California Vital Records

California Vital Records

The Office of Vital Records is responsible for maintaining all state-level vital records created, administered and maintained by the state of California regarding a person’s most important life events. These records include such documents as birth certificates, marriage licenses and death certificates and are compiled and stored in a permanent central registry state entities uses to develop statistical analysis of its population.

Birth Records

A birth certificate is a vital record that documents the birth of a child. The term "birth certificate" can refer to either the original document certifying the birth or to a certified copy or representation of the original document. The state of California divides the birth records catalog into two categories: early-1905 and 1905-present. In the early–1905 category, all the records were collected from California church records and county records of vital statistics, which provide the earliest evidence of births. Monterey County, for example, recorded a few births as early as 1824. Most clerks kept better records in the decades following the Gold Rush. In the 1905-present category, all the records are collected from California’s Family History Library.

Death Records

A death record is most likely a copy of the information contained in a person’s death certificate. The state of California manages death records in the following categories: early-1905 and 1905-present. All records in the early-1905 category were collected from California’s Family History Library, which has acquired microfilmed copies of the original records from many counties. The records in the second category are collected annually from California State Registrar and California Death Index.

Marriage/Divorce Records

A marriage/divorce record is issued by a government official only after civil registration of the marriage/divorce occurs. The state of California organizes marriage/divorce records into two categories based on the sources the information was/is collected from, which  includes early-1905 and 1905-present. When the county was formed, county clerks were assigned the task of recording marriages. The first law that required the recording of marriages was passed in 1850. Each county usually kept these records as soon as it was organized, so all records from the first category were collected from county clerks offices. Statewide registration of marriages began in 1905. All records collected from the beginning of 1905 are indexed. California’s Family History Library has copies of marriage records from many counties.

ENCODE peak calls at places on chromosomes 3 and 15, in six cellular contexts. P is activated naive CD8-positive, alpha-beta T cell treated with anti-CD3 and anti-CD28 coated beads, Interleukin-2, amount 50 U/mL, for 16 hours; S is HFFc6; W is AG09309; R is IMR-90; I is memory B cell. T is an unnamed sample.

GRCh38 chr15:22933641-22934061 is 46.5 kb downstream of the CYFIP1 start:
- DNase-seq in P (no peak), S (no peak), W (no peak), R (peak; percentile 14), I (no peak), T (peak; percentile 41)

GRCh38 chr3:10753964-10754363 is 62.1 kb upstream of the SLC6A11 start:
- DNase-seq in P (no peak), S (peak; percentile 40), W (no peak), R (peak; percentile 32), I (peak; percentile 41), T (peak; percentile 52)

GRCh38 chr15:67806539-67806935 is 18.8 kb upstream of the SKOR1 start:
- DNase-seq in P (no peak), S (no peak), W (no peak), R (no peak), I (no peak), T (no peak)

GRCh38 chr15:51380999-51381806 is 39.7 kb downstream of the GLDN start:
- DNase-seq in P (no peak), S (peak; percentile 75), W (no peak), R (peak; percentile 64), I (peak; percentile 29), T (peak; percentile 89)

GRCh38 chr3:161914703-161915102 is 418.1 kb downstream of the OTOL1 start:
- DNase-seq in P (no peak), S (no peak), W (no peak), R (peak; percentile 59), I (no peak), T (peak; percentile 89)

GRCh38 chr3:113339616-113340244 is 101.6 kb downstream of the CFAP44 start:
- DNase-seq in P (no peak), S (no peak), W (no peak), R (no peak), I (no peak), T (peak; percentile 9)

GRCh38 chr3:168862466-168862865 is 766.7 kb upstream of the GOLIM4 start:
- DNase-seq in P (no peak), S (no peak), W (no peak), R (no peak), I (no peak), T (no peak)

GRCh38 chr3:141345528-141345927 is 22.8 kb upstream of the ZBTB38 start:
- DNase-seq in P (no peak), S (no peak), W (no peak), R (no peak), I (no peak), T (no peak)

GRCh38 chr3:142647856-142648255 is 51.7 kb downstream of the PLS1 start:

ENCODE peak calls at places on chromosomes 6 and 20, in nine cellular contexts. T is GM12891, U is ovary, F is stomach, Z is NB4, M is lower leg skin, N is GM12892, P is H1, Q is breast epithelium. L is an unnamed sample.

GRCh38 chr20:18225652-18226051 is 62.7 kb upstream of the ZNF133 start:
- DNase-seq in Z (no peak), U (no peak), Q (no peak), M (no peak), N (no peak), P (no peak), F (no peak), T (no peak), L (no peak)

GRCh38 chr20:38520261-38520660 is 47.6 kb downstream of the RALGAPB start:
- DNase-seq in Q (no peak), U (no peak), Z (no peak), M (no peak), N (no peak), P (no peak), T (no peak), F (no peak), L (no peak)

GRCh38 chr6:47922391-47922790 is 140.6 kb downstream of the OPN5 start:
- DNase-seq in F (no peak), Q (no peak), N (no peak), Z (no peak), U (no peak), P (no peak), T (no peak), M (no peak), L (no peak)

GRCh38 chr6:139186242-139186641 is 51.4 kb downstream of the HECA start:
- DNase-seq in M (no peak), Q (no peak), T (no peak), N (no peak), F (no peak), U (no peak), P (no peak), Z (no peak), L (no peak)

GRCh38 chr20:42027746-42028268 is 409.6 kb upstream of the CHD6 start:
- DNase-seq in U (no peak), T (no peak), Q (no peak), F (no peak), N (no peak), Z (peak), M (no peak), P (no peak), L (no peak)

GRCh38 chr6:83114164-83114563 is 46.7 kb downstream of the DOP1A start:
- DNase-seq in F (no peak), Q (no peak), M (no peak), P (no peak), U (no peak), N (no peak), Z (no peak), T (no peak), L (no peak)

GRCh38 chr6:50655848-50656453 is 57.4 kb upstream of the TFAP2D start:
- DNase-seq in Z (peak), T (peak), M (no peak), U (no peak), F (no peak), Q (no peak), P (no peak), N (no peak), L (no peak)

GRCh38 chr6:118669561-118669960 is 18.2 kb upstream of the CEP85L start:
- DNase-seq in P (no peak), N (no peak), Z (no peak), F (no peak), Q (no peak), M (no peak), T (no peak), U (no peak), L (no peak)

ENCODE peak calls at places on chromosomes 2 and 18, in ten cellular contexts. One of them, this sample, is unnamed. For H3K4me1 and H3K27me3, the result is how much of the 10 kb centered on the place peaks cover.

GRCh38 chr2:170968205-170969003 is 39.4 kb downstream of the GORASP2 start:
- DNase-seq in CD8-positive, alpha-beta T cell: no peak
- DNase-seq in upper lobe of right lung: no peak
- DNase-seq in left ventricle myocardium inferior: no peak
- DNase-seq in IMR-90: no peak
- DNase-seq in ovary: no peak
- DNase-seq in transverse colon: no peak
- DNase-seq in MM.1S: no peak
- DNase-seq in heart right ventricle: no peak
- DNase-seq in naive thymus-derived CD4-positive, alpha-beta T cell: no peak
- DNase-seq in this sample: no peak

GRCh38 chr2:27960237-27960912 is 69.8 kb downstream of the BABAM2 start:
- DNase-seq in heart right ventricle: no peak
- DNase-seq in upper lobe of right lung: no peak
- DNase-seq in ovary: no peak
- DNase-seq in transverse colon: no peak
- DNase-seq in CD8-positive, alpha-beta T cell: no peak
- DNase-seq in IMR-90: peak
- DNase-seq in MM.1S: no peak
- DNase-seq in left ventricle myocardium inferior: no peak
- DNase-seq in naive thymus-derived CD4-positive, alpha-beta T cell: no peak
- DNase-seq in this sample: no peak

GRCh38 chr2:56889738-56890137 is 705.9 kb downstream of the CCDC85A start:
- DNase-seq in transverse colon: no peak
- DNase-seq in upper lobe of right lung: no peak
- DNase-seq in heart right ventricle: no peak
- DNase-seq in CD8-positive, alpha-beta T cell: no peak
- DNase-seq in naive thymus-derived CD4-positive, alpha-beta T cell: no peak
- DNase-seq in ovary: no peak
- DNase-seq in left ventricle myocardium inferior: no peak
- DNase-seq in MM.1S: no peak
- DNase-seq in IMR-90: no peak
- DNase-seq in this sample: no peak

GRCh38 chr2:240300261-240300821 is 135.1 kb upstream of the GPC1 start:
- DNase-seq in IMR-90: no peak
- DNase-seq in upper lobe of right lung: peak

Why Vital Records are Available to the Public?

In 1968, the California State Legislature signed into law the California Public Records Act. This law enacts and guarantees that all records at all government levels of the state of California are made available to the public: California FOIA Laws. Every person throughout the state can request access to access all public records through the assigned specialized offices within its determined terms.

What Vital Records Access Mean to You?

The California Public Records Act is similar to the Freedom of Information Act except for the statement “people have the right to access the information concerning the conduct of people’s business,” which is enshrined in Article 1 of the California Constitution due to California Proposition 59 (the Sunshine Amendment).

 

California State Archives

State Archives

Results Include

Full State Record Report:

  • Name
  • Location
  • Case Number
  • Case Summary
  • Docket
  • Police Report
  • Court Documents
  • Legal Records
  • Case File
  • Statements
  • Transcripts
  • Legal Forms
  • Case Notes
  • Disposition
  • Trial Records
  • Arbitration
  • Case Evidence
  • Witnesses
  • Interviews
  • Descriptions
  • Mugshots
  • Charges
  • Legal Motions
  • Attorney Records
  • Prosecution Records
California B.F. Hastings Building in Sacramento circa 1853 – 1st Building of the Supreme Court

California B.F. Hastings Building in Sacramento circa 1853 – 1st Building of the Supreme Court

  • State Archives hold over 25,000 cubic feet of records.
  • There are 2,159 judicial officer positions (including commissioners and referees) and nearly 17,000 of total court Employees.
  • There are 2 levels of Courts: trial and appellate.
  • There are 58 Trial courts in California: one in each county.
  • There are 6 Courts of Appeal districts in 9 locations.
  • The highest Court in California is California Supreme Court.
  • Judicial Budget makes up 21 percent share of total state budget.
  • Save our Water
  • California Native Plant Society
  • Center for Council
  • Amber Alert
  • state of california drought